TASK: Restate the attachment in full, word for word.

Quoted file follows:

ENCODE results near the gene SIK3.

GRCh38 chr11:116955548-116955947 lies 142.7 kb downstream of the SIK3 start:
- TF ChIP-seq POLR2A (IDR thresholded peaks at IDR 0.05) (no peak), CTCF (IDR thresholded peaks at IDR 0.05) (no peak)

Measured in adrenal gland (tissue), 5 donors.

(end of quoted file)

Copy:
ENCODE results near the gene SIK3.

GRCh38 chr11:116955548-116955947 lies 142.7 kb downstream of the SIK3 start:
- TF ChIP-seq POLR2A (IDR thresholded peaks at IDR 0.05) (no peak), CTCF (IDR thresholded peaks at IDR 0.05) (no peak)

Measured in adrenal gland (tissue), 5 donors.